BlackBerry maker Research In Motion is benefiting from buoyant demand for smartphones, but not as much as some investors had hoped.
The Canadian company said on June 18 that fiscal first-quarter earnings rose 33%, to $1.12 a share, as sales jumped 53% from a year earlier.
RIM's performance reflects rising demand for smartphones, the handheld devices that offer e-mail and other features along with voice calling, even as consumers curtail spending on traditional cell phones and other electronics. The results also demonstrate that RIM is holding its own against formidable rivals, including Apple, maker of the newly updated iPhone, and Palm (PALM), which earlier this month began selling the long-awaited Pre.
Still, RIM shares initially slumped in extended trading after the report was released, when the company's projections for the current quarter failed to match expectations of the most optimistic Wall Street analysts. "The hopes were so high that they were impossible to meet," says Peter Misek, an analyst at Canaccord Adams. "Even a super-athlete can't jump over a 4-meter bar…The expectations just got out of hand." RIM said it expects to sell 8.1 million to 8.7 million devices, adding 3.8 million to 4.1 million subscribers, in the quarter ending on Aug. 29. Both figures were less than some of the more optimistic analysts had predicted.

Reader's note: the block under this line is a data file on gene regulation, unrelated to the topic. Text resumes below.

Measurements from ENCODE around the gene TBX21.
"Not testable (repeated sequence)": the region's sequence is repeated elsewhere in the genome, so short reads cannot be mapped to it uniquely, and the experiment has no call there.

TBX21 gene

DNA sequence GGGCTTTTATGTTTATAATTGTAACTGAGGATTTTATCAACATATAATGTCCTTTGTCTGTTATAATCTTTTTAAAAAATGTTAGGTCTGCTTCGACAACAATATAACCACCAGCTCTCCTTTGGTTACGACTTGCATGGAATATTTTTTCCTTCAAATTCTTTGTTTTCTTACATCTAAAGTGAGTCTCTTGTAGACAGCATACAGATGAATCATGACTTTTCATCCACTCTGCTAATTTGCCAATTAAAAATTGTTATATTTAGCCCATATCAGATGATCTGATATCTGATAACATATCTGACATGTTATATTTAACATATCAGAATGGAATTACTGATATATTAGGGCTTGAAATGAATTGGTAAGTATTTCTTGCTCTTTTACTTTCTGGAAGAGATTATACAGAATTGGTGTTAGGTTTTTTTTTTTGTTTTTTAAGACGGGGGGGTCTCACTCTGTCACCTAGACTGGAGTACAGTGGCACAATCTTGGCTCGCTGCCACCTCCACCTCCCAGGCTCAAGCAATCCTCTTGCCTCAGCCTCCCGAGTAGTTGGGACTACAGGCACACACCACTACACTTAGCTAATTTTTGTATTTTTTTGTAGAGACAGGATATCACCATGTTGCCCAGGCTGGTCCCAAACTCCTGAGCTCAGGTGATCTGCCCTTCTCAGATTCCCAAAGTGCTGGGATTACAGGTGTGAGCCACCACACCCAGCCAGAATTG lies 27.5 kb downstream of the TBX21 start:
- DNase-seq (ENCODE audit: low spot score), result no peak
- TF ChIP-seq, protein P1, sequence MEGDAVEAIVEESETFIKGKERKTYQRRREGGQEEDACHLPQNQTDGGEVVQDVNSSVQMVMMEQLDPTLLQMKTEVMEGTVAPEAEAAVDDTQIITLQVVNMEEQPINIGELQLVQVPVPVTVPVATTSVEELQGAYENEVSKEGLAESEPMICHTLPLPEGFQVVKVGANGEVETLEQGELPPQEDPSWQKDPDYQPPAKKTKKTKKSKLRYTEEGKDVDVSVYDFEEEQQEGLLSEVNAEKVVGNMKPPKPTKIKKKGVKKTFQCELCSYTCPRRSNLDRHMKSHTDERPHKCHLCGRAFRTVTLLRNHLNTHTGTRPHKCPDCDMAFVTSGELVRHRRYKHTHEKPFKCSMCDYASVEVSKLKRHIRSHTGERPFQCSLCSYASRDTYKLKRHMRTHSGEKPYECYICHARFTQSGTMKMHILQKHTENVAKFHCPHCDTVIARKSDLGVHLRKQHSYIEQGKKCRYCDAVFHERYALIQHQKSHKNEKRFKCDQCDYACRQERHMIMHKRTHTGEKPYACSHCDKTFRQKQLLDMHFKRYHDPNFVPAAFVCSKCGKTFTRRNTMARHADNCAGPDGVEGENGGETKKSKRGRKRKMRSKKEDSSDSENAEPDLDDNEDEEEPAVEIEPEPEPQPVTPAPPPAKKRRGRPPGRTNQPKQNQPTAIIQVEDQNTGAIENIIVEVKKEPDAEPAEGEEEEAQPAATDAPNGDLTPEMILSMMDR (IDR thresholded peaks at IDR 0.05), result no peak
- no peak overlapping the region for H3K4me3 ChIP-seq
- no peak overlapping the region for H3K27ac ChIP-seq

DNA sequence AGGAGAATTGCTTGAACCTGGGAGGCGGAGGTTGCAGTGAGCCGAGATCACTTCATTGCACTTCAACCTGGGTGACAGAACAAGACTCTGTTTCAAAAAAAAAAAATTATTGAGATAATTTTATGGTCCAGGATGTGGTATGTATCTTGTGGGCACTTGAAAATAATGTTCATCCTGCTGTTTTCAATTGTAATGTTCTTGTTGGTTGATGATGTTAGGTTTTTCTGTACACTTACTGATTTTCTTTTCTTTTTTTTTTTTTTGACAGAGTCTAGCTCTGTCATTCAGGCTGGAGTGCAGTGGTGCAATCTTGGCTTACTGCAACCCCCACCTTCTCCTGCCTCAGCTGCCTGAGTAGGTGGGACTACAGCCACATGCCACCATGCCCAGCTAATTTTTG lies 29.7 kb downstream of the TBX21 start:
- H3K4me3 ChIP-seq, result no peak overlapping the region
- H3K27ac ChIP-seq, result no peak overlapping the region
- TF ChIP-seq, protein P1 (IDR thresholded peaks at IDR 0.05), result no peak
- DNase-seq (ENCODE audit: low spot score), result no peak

RIM also called for sales of $3.45 billion to $3.7 billion this quarter and expects gross margins, which measure profitability, in the 43%-44% range. Those forecasts were in keeping with analysts' average projections. Shares of RIM initially fell 7% but recovered to $76.06. In regular trading the stock had slipped less than 1%, to $76.55.
"Spectacular" products ahead
RIM Co-CEO Jim Balsillie allayed concerns in a conference call with analysts, saying he expects a surge in the second half of the calendar year and that RIM plans to release "spectacular" products in coming months. In the first quarter, RIM sold 7.8 million BlackBerry devices and added 3.8 million subscribers.
The news came a day after RIM announced a new BlackBerry model, the Blackberry Tour, available in the coming weeks through carriers including Sprint Nextel and Verizon Wireless, which is owned by Verizon Communications and Vodafone. The report also came a day before RIM rival Apple is to launch the latest iteration of the iPhone, the iPhone 3G S.
Fancy phones come at a price, and in RIM's case, that puts pressure on margins. RIM said first-quarter margins were 43.6%, an improvement of nearly four percentage points over the quarter ended in February, but still down from the 50.7% gross margins of a year earlier.
The drop in margins came as RIM was gearing up for the launch of the BlackBerry Storm, a touchscreen device meant to compete directly with the iPhone. It was also prepping for the launch of the BlackBerry Bold, with AT&T. Both cost more to produce than earlier iterations of the BlackBerry, eating into margins.
Now the company says it expects gross margins to remain in the 43%-44% range. "I don't think they're going to get back to the 50% range anytime soon," says Matt Thornton, an analyst at Avian Securities. "They're going to launch a lot of new products in the coming year and there will be growing pains that come with that. And some of those products will be more expensive 3G products. We may continue to see some pressure on those gross margins."
Hesseldahl is a reporter for BusinessWeek.com.